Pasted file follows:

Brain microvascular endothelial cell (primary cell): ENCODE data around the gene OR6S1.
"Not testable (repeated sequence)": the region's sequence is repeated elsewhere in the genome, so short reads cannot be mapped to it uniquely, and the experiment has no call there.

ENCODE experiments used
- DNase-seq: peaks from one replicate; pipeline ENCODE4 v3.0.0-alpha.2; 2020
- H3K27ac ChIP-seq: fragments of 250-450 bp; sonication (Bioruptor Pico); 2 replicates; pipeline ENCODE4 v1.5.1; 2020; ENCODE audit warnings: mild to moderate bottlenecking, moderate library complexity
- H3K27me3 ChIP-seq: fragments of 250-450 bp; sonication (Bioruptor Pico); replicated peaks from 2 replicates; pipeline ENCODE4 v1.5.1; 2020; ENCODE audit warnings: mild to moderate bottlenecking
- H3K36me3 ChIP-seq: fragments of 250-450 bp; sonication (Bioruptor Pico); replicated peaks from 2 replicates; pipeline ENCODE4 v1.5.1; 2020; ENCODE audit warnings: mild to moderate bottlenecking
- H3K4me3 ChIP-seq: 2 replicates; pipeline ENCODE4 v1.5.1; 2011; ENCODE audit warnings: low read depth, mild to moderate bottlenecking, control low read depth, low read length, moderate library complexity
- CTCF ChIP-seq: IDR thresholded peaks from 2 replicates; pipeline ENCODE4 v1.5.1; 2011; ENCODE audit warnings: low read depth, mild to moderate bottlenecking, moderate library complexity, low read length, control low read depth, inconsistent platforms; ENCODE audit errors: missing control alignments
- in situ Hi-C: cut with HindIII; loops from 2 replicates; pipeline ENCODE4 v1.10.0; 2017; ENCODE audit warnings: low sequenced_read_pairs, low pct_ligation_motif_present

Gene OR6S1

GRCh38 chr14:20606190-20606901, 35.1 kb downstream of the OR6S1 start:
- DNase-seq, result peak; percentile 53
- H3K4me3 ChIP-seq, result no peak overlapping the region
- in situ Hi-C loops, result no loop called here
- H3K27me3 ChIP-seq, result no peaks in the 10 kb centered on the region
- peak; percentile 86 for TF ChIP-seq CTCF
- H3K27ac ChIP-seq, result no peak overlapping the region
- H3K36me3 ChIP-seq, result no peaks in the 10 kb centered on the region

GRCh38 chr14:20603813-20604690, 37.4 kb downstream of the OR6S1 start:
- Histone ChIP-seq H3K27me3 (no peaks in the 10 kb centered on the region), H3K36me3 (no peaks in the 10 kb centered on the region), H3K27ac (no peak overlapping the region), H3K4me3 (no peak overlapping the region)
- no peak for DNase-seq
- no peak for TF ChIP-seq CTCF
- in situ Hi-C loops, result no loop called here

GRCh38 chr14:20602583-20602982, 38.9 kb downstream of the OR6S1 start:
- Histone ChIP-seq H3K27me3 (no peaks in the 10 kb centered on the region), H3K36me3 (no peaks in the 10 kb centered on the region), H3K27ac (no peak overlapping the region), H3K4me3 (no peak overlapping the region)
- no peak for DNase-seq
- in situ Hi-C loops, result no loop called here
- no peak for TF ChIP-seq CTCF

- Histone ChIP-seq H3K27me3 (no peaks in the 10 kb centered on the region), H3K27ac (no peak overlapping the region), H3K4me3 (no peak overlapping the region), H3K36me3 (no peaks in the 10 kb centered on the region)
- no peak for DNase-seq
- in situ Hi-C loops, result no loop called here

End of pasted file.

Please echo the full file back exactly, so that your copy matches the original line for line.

Brain microvascular endothelial cell (primary cell): ENCODE data around the gene OR6S1.
"Not testable (repeated sequence)": the region's sequence is repeated elsewhere in the genome, so short reads cannot be mapped to it uniquely, and the experiment has no call there.

ENCODE experiments used
- DNase-seq: peaks from one replicate; pipeline ENCODE4 v3.0.0-alpha.2; 2020
- H3K27ac ChIP-seq: fragments of 250-450 bp; sonication (Bioruptor Pico); 2 replicates; pipeline ENCODE4 v1.5.1; 2020; ENCODE audit warnings: mild to moderate bottlenecking, moderate library complexity
- H3K27me3 ChIP-seq: fragments of 250-450 bp; sonication (Bioruptor Pico); replicated peaks from 2 replicates; pipeline ENCODE4 v1.5.1; 2020; ENCODE audit warnings: mild to moderate bottlenecking
- H3K36me3 ChIP-seq: fragments of 250-450 bp; sonication (Bioruptor Pico); replicated peaks from 2 replicates; pipeline ENCODE4 v1.5.1; 2020; ENCODE audit warnings: mild to moderate bottlenecking
- H3K4me3 ChIP-seq: 2 replicates; pipeline ENCODE4 v1.5.1; 2011; ENCODE audit warnings: low read depth, mild to moderate bottlenecking, control low read depth, low read length, moderate library complexity
- CTCF ChIP-seq: IDR thresholded peaks from 2 replicates; pipeline ENCODE4 v1.5.1; 2011; ENCODE audit warnings: low read depth, mild to moderate bottlenecking, moderate library complexity, low read length, control low read depth, inconsistent platforms; ENCODE audit errors: missing control alignments
- in situ Hi-C: cut with HindIII; loops from 2 replicates; pipeline ENCODE4 v1.10.0; 2017; ENCODE audit warnings: low sequenced_read_pairs, low pct_ligation_motif_present

Gene OR6S1

GRCh38 chr14:20606190-20606901, 35.1 kb downstream of the OR6S1 start:
- DNase-seq, result peak; percentile 53
- H3K4me3 ChIP-seq, result no peak overlapping the region
- in situ Hi-C loops, result no loop called here
- H3K27me3 ChIP-seq, result no peaks in the 10 kb centered on the region
- peak; percentile 86 for TF ChIP-seq CTCF
- H3K27ac ChIP-seq, result no peak overlapping the region
- H3K36me3 ChIP-seq, result no peaks in the 10 kb centered on the region

GRCh38 chr14:20603813-20604690, 37.4 kb downstream of the OR6S1 start:
- Histone ChIP-seq H3K27me3 (no peaks in the 10 kb centered on the region), H3K36me3 (no peaks in the 10 kb centered on the region), H3K27ac (no peak overlapping the region), H3K4me3 (no peak overlapping the region)
- no peak for DNase-seq
- no peak for TF ChIP-seq CTCF
- in situ Hi-C loops, result no loop called here

GRCh38 chr14:20602583-20602982, 38.9 kb downstream of the OR6S1 start:
- Histone ChIP-seq H3K27me3 (no peaks in the 10 kb centered on the region), H3K36me3 (no peaks in the 10 kb centered on the region), H3K27ac (no peak overlapping the region), H3K4me3 (no peak overlapping the region)
- no peak for DNase-seq
- in situ Hi-C loops, result no loop called here
- no peak for TF ChIP-seq CTCF

- Histone ChIP-seq H3K27me3 (no peaks in the 10 kb centered on the region), H3K27ac (no peak overlapping the region), H3K4me3 (no peak overlapping the region), H3K36me3 (no peaks in the 10 kb centered on the region)
- no peak for DNase-seq
- in situ Hi-C loops, result no loop called here